We then examined the effects of caspase 2 inhibition on NOS2 induction during heat-induced germ cell apoptosis by Western blotting. As shown in Figure 7, induction of NOS2 was readily detected both at 0.5 and 6 h after heat treatment, and that could be effectively suppressed by Z-VDAVDK treatment. Together, these results indicate that caspase 2 is an upstream activator of MAPK14- and NO-mediated signaling during heat-induced germ cell apoptosis in rats.
This investigation was performed to address the following questions. Does caspase 2 play a role in apoptotic signaling of nonhuman primate male germ cells triggered by mild testicular hyperthermia, hormonal deprivation, or both? Does caspase 2 inhibition prevent testicular germ cell apoptosis? Where does caspase 2 fit in the apoptotic signaling pathway for male germ cells?
Consistent with the role of caspase 2 in apoptotic signaling in various cell types [12–17], including murine testicular germ cells [21, 22], in this study, we show activation of caspase 2 in both germ cells and Sertoli cells at 3 days in the He and He + Te groups and at 8 days in all treatment groups (Te, He, and He + Te). Temporal activation of caspase 2 coincided with the increased incidence of germ cell apoptosis in response to these stimuli . Most notably, active caspase 2 immunoreactivity was detected only in those susceptible germ cells after induction of apoptosis, compared with controls, where little or no such staining was detected. Costaining for TUNEL and active caspase 2 further confirmed activation of caspase 2 only in those germ cells undergoing apoptosis. These data indicated that caspase 2 may play a role in apoptotic germ cell death in monkeys.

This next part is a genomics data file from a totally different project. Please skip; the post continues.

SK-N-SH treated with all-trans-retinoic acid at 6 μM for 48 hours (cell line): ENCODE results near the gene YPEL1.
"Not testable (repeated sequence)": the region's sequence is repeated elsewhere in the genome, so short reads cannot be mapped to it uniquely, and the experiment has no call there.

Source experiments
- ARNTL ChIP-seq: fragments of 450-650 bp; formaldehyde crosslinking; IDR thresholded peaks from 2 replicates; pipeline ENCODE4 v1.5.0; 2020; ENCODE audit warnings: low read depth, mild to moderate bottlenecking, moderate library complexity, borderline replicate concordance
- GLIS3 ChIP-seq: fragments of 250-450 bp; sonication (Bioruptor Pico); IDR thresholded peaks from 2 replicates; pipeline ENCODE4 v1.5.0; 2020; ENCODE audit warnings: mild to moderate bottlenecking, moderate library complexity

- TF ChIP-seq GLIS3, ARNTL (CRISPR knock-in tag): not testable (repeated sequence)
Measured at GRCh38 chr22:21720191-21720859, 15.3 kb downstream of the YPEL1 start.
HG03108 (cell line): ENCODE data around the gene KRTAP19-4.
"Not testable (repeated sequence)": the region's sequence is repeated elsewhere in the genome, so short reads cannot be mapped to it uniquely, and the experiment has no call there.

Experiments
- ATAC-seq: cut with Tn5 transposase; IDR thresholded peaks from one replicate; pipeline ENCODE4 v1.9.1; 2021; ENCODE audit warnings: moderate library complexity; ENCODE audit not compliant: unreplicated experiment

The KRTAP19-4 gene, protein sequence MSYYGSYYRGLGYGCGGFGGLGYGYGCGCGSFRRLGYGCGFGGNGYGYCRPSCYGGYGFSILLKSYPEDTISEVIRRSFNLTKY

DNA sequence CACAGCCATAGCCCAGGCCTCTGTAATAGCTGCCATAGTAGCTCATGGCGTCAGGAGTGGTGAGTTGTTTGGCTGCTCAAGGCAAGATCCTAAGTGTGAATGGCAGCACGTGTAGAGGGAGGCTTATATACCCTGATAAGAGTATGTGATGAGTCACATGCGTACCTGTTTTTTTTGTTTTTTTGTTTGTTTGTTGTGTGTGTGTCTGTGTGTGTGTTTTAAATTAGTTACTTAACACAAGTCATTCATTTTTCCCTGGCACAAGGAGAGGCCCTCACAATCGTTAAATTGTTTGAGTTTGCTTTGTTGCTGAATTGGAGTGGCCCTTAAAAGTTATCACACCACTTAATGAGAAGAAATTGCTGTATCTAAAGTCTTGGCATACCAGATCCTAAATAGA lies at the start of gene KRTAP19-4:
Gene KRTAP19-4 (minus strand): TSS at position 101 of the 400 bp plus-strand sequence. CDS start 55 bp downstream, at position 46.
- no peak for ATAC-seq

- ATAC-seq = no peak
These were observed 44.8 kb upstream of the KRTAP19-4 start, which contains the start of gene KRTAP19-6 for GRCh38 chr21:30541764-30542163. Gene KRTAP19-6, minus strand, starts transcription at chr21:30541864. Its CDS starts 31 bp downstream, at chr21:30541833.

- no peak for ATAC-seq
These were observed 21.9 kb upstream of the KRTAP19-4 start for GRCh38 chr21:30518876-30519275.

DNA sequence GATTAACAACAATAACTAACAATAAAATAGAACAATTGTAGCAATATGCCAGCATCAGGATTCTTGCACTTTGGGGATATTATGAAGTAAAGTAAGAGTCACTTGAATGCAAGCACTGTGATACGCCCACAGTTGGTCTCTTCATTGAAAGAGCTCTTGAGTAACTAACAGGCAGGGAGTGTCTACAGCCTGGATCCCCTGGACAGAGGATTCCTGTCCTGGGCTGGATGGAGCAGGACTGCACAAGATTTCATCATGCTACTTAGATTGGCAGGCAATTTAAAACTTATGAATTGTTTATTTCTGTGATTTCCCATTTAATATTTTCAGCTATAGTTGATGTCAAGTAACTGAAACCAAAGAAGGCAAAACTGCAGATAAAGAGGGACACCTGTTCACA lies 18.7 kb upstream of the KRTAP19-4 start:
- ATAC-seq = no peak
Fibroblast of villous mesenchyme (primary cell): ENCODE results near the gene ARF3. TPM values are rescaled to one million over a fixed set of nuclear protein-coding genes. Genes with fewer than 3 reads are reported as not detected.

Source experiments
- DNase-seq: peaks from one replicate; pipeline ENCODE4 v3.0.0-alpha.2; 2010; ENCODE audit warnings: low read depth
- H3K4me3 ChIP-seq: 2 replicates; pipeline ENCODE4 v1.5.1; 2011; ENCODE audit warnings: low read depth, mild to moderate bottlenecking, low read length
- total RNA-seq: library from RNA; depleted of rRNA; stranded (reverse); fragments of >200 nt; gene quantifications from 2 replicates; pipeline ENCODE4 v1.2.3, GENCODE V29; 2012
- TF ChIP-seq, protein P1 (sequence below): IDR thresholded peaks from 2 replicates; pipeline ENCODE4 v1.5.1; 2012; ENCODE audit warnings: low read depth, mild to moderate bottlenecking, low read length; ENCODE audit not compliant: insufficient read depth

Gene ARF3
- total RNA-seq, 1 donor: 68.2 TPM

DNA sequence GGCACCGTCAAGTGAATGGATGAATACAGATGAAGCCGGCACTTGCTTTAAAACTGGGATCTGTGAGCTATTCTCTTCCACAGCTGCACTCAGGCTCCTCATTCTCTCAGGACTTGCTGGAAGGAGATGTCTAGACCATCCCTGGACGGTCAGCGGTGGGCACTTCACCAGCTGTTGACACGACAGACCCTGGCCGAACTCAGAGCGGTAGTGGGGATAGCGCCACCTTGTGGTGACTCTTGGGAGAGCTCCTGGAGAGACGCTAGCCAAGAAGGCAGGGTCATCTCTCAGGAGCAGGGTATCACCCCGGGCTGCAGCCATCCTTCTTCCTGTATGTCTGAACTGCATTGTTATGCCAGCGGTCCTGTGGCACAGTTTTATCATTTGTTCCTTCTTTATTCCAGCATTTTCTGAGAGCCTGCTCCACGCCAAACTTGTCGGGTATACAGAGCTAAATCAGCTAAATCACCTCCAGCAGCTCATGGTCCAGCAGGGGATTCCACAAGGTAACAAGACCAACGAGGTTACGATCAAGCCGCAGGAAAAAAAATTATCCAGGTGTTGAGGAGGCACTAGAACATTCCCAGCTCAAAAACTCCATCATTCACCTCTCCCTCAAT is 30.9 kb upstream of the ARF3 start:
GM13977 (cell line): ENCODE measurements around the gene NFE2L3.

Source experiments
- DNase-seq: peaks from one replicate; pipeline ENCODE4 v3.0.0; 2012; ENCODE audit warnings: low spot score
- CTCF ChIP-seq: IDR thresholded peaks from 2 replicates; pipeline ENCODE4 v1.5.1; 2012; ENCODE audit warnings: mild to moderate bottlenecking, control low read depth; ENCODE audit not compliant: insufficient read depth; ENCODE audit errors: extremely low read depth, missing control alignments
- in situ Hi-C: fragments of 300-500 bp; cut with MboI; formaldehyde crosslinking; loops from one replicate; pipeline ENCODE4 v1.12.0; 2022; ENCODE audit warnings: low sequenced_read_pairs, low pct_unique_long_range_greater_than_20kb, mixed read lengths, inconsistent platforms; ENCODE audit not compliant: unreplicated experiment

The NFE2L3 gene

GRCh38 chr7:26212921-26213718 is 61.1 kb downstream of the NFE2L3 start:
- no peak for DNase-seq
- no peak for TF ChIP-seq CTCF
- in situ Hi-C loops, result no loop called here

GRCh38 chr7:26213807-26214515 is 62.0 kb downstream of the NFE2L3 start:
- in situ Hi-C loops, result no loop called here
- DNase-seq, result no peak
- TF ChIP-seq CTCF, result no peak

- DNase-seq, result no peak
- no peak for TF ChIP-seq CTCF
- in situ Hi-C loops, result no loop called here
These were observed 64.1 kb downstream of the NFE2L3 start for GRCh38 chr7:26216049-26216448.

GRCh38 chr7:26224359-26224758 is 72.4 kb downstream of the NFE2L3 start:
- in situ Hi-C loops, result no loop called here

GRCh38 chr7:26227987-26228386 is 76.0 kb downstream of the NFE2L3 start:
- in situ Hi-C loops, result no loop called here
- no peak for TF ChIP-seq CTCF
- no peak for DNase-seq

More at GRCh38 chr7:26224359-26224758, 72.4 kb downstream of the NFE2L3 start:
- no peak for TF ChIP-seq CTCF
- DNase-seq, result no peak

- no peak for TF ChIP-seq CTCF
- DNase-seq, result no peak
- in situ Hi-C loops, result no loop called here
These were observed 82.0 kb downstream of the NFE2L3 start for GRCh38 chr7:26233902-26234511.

A growing body of evidence indicates that cellular stresses, including heat stress, withdrawal of growth factor, and ROS, can trigger caspase 2 activation [12–17, 22], which through stimulation of the mitochondria-dependent pathway promotes apoptosis in various cell systems [12–17, 27]. Indeed, in our earlier studies, we have shown the involvement of mitochondria-dependent pathway in male germ cell death in monkeys induced by testicular hyperthermia and/or deprivation of intratesticular Te . Thus, the signal for activation of caspase 2 most likely emanates from the stress generated by the dramatic loss of intratesticular Te and/or testicular hyperthermia.
Interestingly, activated caspase 2 was also found in Sertoli cells, even though these cells did not undergo apoptosis. Most notably, after induction of apoptosis, these cells consistently displayed increased expression of XIAP. No such immunostaining was detected in the apoptotic germ cells. Costaining for XIAP and active caspase 2 further revealed colocalization of XIAP with active caspase 2 in Sertoli cells. XIAP has regions that are known to bind specifically to caspase 2 and, in turn, abrogate its apoptotic activity . Thus, one could assume that although activation of caspase 2 in germ cells initiates their demise through activation of the cytochrome c-mediated death pathway, upregulation of XIAP in Sertoli cells could bind and inhibit caspase 2 activation and, in turn, promote their survival.
In above studies, we have provided evidence for a role of caspase 2 in apoptotic signaling of male germ cells in monkeys after heat stress, hormonal deprivation, or combined interventions. To further explore the role of caspase 2, in this study we sought to determine whether a specific inhibitor of caspase 2 could prevent or attenuate heat-induced male germ cell apoptosis. Pretreatment with 50 and 100 μg Z-VDAVDK significantly (P < 0.05) prevented heat-induced germ cell apoptosis by 68.8% and 70.1%, respectively. The protection offered by Z-VDAVDK involved suppression of cytochrome c release from mitochondria and subsequent inhibition of caspase 9 and caspase 3. This is consistent with an earlier study that caspase 2, through stimulation of the mitochondria-dependent death pathway, contributes to germ cell apoptosis during the first phase of spermatogenesis . Earlier studies involving non-gonadal cell systems have also indicated that caspase 2 promotes apoptosis through activation of the cytochrome c-mediated death pathway [12–17]. In this context, it is important to note that we found an almost identical level of protection (by 67.0%) of testicular germ cells from heat-induced apoptosis in mice pretreated with a Quinoline-Val-asp (Ome)-CH2-O-Ph (Q-VD-OPH), a broad-spectrum pan-caspase inhibitor . However, compared with Z-VDAVDK, the protection offered by Q-VD-OPH was independent of mitochondrial cytochrome c release and occurred downstream of mitochondria by inhibiting caspase activation .